Minister says new student visa system is an improvement
By Phil Kemp
December 31, 2009
Immigration Minister Phil Woolas has defended the government's new points based visa system for foreign students against claims it is easy to abuse.
Border Agency staff claim they have little power to challenge suspected cases of abuse under the new rules.
Mr Woolas told the BBC the system was a “huge improvement on the past.”
The UK refused alleged bomber Umar Farouk Abdulmutallab a student visa earlier this year. He has been charged with attempting to bomb a US airliner.
The government began rolling out its points-based system for prospective migrants from outside the EU in February 2008.
To qualify for a visa, non-EU students have to show a letter of acceptance from sponsors (either an accredited college or university) earning 30 points.
The remaining 10 points needed are earned by their proving they have the means to pay course fees and expenses.
Border Agency staff have told the BBC this largely paper-based process is open to abuse.
However Mr Woolas rejected the claims.
“There will always be examples of people who try to play the system,” he told The Report on BBC Radio 4.
But he added: “I'm not denying that there aren't problems but what I would say is that this system is a huge improvement on the past.”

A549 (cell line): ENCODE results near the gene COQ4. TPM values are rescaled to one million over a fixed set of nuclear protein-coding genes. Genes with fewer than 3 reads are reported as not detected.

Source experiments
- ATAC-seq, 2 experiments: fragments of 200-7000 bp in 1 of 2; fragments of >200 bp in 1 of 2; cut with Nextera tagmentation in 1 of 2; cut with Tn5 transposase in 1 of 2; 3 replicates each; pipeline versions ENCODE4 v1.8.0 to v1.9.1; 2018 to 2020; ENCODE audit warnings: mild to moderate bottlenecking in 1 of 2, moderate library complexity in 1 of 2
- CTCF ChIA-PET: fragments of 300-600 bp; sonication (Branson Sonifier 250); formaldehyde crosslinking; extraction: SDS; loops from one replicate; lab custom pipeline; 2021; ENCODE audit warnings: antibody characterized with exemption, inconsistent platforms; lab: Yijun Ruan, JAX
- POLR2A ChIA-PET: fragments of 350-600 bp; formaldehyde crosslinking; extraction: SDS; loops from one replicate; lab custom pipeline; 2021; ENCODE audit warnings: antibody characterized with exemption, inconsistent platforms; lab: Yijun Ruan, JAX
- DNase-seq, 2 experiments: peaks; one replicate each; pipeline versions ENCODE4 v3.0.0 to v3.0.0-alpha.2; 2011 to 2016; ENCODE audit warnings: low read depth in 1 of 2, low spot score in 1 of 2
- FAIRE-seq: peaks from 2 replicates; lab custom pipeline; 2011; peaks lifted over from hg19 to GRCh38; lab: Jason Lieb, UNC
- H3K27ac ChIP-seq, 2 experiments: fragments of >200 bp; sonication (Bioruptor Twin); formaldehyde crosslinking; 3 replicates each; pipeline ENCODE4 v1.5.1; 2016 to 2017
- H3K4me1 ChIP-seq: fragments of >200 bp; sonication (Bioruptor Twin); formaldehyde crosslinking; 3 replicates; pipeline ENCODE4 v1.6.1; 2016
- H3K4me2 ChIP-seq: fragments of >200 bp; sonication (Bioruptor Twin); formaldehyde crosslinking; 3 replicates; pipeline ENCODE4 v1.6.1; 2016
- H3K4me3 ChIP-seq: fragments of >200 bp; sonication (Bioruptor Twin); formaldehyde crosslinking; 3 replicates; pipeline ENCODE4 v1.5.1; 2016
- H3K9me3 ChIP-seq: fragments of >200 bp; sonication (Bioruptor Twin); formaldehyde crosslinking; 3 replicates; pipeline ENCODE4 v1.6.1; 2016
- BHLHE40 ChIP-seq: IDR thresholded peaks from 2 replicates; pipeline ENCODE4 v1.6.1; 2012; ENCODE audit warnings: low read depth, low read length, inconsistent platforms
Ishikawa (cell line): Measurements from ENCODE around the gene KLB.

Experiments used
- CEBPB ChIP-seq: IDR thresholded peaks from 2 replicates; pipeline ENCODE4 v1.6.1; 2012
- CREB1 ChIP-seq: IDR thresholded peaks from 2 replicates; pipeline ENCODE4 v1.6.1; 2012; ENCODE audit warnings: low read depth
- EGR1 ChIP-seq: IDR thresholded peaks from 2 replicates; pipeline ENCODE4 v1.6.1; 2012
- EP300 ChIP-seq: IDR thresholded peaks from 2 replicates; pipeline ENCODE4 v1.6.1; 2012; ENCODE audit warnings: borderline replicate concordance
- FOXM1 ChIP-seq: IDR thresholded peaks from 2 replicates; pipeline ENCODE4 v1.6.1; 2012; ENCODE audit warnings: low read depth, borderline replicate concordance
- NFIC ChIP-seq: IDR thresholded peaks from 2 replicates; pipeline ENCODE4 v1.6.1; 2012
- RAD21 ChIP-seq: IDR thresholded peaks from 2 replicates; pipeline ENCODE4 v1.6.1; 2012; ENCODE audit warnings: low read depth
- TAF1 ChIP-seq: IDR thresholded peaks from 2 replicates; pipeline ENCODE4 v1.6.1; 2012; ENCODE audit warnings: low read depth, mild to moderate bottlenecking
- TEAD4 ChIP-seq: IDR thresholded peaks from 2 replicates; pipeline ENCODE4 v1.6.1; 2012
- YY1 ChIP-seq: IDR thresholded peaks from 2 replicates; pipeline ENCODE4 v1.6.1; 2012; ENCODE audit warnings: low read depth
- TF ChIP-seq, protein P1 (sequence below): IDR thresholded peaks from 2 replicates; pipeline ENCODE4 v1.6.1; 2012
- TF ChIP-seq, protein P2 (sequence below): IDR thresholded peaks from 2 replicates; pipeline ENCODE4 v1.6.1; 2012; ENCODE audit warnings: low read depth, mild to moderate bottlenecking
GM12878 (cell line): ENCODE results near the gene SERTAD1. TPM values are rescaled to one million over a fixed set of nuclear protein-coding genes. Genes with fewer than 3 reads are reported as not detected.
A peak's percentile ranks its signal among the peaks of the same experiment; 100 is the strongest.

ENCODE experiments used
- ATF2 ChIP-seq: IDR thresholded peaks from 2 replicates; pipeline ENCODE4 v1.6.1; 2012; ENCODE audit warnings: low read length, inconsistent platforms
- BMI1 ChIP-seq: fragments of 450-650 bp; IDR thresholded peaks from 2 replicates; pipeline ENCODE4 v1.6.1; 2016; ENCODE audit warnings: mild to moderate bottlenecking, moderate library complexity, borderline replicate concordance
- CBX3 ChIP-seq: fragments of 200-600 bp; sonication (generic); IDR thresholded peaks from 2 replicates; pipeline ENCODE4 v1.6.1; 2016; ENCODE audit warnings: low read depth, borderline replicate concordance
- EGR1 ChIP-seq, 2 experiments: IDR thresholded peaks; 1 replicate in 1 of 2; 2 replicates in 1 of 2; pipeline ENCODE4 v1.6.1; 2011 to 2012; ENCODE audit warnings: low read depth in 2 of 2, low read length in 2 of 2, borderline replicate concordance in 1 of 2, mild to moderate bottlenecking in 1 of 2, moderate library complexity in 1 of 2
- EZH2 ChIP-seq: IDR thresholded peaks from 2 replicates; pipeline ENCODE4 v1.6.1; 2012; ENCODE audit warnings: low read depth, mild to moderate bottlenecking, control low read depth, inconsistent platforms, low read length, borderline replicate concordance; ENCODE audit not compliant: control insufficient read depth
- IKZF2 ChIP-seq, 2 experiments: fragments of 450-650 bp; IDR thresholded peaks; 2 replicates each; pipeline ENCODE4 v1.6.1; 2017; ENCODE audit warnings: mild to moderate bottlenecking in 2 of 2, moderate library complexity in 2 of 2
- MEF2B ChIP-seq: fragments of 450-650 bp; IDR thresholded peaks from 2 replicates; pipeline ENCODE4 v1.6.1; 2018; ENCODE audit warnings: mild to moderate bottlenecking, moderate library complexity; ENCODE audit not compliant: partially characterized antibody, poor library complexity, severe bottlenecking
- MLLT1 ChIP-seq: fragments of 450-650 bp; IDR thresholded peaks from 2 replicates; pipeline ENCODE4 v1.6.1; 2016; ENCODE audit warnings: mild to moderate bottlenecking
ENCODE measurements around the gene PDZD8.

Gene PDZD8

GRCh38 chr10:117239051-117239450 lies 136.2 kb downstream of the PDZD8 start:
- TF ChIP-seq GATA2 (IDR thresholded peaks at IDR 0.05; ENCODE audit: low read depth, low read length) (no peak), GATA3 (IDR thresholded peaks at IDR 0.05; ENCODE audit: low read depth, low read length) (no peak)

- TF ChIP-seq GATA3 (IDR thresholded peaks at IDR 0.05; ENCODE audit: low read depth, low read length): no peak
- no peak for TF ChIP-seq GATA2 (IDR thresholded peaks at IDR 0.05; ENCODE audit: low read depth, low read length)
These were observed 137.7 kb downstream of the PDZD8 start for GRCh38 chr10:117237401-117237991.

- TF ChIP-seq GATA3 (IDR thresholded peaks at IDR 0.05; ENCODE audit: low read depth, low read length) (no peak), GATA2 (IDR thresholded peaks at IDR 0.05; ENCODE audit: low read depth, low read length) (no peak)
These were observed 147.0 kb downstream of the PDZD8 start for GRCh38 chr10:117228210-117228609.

Around a dozen Border Agency staff have contacted the BBC in the past two months to complain about the new rules for student visas.
The alleged air bomber Umar Farouk Abdulmutallab applied for a visa to return to the UK following the completion of his three year degree in 2008.
But the Nigerian student was refused entry to the UK earlier this year after applying to study on a bogus course.
 The number of people who say that migration controls are too tough, far outweighs the opposite accusation. 
Phil Woolas, Immigration Minister
He has been charged with attempting to bomb a plane as it came in to land at the American city of Detroit on 25 December.
Nevertheless the whistle-blowers who contacted the BBC claim they are virtually powerless to challenge suspected cases of immigration abuse once a non-EU national arrives at a UK port because all checks are carried out overseas.
One entry clearance officer (who did not wish to be named) told the BBC that in his last posting in India he never met an applicant face to face in six months.
“I never spoke to anybody and the important thing was to make a decision.
“Most of the colleagues I was working with, I know they never did because they have similar misgivings to myself.”
He claimed a culture of targets meant there was pressure to grant visas and he alleged the new visa rules had led to an increase in applications.
The officer said he had seen lots of students who were refused under the previous rules gain entrance to the UK.
Sir Andrew Green, chairman of the think tank Migration Watch, himself a former diplomat and a critic of the changes, said previously applicants had to satisfy an immigration officer they were genuine.
“Now it just goes through a system because it's paper based, tick the boxes, produce the documents in you go,” he added.
But Mr Woolas told the BBC, “The number of people who say that migration controls are too tough, far outweighs the opposite accusation.”
The Report is on BBC Radio 4 on Thursday, 31 December 2009, at 2000 GMT. You can also listen via the BBC iPlayer after broadcast or download the podcast.